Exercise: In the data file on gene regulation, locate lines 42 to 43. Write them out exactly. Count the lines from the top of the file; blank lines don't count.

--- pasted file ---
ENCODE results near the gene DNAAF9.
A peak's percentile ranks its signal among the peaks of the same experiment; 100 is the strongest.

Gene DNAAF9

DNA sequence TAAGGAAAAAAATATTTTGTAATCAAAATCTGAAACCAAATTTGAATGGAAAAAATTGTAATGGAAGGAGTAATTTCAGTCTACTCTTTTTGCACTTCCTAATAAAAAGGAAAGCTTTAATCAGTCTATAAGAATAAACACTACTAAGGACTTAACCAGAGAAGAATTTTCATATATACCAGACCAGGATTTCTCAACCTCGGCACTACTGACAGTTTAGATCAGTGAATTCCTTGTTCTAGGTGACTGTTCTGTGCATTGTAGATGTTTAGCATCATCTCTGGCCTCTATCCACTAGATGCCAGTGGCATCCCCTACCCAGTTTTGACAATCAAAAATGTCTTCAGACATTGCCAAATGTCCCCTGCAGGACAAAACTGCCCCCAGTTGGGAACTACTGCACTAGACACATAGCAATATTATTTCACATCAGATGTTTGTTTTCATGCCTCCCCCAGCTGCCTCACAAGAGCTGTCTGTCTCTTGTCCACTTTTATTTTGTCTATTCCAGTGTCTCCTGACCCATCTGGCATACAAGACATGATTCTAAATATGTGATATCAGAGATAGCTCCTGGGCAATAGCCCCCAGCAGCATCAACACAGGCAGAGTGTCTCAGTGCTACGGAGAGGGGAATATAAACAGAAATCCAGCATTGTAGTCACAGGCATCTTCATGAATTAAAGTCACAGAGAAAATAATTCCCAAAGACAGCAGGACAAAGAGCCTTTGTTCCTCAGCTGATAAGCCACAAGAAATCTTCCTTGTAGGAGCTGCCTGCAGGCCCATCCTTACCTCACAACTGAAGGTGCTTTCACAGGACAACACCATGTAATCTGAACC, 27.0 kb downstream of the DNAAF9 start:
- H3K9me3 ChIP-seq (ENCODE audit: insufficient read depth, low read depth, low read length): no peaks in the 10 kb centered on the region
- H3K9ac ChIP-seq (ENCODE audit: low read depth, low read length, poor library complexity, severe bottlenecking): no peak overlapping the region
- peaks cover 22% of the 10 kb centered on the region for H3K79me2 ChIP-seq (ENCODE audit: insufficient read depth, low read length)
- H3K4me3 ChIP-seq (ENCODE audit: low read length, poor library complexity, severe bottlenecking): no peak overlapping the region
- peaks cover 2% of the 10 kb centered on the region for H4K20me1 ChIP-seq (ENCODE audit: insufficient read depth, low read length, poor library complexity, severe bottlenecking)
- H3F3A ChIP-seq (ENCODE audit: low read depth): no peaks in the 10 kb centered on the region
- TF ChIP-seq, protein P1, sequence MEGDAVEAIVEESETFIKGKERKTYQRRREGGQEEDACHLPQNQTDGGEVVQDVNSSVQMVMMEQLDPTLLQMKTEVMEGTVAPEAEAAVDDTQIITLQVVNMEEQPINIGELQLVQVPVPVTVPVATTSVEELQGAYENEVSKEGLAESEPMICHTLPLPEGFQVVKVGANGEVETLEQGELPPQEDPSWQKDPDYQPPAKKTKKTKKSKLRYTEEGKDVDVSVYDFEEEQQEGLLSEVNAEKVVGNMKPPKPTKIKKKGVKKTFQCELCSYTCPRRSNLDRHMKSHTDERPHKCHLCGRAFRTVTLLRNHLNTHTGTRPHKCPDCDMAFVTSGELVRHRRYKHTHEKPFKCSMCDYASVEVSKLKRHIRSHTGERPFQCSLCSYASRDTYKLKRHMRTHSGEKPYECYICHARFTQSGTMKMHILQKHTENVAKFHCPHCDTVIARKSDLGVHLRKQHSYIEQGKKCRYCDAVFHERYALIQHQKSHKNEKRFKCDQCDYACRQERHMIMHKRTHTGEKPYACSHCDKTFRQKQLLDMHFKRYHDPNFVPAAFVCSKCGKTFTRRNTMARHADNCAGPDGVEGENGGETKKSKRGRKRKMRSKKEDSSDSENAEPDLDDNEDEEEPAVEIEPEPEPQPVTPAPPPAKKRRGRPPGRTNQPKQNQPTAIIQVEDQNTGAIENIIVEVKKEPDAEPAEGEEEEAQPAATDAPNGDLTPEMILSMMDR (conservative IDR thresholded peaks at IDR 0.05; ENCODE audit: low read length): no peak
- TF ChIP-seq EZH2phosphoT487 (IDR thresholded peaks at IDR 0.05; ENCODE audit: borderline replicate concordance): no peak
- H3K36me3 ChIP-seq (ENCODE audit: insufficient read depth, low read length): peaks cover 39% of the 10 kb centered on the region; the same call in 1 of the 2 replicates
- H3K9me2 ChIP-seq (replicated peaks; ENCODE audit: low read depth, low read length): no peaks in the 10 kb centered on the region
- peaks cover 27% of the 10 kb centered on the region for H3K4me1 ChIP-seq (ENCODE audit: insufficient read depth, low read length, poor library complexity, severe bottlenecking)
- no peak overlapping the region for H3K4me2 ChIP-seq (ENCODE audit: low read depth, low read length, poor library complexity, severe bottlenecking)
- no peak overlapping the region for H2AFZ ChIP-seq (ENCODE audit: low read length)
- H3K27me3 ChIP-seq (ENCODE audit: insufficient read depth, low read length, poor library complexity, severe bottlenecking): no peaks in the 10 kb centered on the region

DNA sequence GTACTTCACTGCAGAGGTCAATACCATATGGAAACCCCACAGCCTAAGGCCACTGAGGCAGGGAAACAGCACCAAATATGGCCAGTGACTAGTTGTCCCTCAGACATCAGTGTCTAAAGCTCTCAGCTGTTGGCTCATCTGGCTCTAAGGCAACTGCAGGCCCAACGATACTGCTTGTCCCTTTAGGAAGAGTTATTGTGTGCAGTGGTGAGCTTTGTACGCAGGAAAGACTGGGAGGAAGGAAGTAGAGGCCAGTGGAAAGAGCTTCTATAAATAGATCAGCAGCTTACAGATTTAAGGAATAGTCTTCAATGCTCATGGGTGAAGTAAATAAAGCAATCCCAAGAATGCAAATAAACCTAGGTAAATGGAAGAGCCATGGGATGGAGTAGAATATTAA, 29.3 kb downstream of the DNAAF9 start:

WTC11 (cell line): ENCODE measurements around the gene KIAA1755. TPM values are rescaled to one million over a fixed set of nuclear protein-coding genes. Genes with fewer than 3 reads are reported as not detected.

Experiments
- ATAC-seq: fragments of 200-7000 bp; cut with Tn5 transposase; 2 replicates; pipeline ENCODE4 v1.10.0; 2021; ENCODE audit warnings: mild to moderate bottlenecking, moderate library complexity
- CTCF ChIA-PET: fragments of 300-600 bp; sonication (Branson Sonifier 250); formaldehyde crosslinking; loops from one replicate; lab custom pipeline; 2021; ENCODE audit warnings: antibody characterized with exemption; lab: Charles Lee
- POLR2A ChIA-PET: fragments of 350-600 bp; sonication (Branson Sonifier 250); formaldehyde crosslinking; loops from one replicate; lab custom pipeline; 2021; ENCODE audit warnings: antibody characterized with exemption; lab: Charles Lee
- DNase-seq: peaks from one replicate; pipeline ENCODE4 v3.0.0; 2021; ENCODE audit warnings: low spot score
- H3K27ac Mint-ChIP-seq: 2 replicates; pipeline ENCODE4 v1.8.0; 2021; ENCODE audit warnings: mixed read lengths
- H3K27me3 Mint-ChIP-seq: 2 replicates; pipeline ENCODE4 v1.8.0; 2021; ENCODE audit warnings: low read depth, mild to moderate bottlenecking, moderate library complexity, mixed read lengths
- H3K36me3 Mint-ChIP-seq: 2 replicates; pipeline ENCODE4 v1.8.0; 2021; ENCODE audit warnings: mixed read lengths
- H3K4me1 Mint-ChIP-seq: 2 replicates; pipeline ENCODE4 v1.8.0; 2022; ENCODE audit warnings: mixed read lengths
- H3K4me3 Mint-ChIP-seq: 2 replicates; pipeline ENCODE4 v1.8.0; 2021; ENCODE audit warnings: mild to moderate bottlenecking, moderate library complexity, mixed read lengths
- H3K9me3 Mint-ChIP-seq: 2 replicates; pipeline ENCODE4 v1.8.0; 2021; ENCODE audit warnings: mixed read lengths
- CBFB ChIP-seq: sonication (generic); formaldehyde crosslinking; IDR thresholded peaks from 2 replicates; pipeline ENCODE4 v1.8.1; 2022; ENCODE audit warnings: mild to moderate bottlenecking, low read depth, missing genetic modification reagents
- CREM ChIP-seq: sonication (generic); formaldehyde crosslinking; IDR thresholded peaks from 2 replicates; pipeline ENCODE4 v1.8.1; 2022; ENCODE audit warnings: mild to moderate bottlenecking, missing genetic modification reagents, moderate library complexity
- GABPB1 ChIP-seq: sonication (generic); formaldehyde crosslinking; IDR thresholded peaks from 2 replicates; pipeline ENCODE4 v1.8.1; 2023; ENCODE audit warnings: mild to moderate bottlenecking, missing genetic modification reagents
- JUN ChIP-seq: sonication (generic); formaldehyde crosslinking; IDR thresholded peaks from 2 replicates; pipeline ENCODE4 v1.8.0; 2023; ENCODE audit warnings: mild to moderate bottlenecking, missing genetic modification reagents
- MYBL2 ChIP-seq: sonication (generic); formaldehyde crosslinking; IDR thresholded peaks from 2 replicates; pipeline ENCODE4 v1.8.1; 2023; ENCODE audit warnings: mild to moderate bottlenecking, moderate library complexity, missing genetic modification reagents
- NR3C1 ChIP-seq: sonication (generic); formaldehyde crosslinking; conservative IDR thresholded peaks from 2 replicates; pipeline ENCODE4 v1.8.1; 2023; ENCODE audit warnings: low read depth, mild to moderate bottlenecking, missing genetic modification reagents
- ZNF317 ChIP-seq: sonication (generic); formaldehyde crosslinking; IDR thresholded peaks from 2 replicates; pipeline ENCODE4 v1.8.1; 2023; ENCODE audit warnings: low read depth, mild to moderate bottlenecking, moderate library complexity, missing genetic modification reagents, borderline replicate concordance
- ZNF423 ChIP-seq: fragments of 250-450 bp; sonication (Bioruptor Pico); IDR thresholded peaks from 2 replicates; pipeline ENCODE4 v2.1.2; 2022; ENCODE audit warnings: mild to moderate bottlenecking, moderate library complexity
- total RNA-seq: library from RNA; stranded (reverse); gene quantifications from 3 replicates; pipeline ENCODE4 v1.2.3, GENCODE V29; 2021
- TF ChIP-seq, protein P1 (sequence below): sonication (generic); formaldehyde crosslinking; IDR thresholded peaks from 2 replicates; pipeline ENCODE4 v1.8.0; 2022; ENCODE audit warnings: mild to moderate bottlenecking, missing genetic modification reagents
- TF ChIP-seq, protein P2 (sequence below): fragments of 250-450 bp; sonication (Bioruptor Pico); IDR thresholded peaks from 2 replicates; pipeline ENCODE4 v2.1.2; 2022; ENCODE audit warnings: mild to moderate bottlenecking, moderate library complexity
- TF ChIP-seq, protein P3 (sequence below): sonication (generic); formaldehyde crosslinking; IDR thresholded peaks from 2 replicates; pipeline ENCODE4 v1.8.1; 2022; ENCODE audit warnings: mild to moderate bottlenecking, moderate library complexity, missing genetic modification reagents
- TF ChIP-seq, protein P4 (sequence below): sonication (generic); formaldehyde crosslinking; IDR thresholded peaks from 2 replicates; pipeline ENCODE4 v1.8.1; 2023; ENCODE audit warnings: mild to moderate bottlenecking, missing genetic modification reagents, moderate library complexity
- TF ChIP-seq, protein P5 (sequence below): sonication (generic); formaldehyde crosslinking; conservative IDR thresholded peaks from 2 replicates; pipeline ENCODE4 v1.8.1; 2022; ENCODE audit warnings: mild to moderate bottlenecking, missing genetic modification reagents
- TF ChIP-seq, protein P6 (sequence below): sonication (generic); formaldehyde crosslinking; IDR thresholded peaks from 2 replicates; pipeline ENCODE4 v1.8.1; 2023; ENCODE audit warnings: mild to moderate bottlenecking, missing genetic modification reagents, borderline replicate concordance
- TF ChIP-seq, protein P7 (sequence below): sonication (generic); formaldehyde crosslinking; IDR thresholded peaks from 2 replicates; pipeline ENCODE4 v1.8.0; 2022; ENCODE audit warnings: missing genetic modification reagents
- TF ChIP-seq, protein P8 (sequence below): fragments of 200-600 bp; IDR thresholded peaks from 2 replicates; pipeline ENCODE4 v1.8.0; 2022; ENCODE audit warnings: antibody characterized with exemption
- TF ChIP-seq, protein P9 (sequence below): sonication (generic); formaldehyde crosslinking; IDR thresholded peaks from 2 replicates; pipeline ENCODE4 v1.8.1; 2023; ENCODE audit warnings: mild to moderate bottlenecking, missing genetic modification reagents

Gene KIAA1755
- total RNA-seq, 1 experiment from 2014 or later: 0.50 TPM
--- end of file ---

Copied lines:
- TF ChIP-seq, protein P2 (sequence below): fragments of 250-450 bp; sonication (Bioruptor Pico); IDR thresholded peaks from 2 replicates; pipeline ENCODE4 v2.1.2; 2022; ENCODE audit warnings: mild to moderate bottlenecking, moderate library complexity
- TF ChIP-seq, protein P3 (sequence below): sonication (generic); formaldehyde crosslinking; IDR thresholded peaks from 2 replicates; pipeline ENCODE4 v1.8.1; 2022; ENCODE audit warnings: mild to moderate bottlenecking, moderate library complexity, missing genetic modification reagents